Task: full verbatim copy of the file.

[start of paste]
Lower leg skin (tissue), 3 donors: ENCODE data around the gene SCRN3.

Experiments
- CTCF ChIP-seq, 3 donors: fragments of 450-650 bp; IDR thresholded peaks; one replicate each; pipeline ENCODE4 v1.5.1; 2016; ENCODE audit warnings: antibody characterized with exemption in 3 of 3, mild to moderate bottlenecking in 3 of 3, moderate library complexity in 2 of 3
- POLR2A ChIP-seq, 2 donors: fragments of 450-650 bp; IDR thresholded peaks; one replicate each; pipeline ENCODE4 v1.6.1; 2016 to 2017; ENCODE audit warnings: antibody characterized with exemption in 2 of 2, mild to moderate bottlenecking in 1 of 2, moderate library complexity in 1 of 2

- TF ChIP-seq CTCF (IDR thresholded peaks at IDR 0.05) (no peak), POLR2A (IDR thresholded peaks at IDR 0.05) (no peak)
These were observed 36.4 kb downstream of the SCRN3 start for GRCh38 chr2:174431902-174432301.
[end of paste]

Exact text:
Lower leg skin (tissue), 3 donors: ENCODE data around the gene SCRN3.

Experiments
- CTCF ChIP-seq, 3 donors: fragments of 450-650 bp; IDR thresholded peaks; one replicate each; pipeline ENCODE4 v1.5.1; 2016; ENCODE audit warnings: antibody characterized with exemption in 3 of 3, mild to moderate bottlenecking in 3 of 3, moderate library complexity in 2 of 3
- POLR2A ChIP-seq, 2 donors: fragments of 450-650 bp; IDR thresholded peaks; one replicate each; pipeline ENCODE4 v1.6.1; 2016 to 2017; ENCODE audit warnings: antibody characterized with exemption in 2 of 2, mild to moderate bottlenecking in 1 of 2, moderate library complexity in 1 of 2

- TF ChIP-seq CTCF (IDR thresholded peaks at IDR 0.05) (no peak), POLR2A (IDR thresholded peaks at IDR 0.05) (no peak)
These were observed 36.4 kb downstream of the SCRN3 start for GRCh38 chr2:174431902-174432301.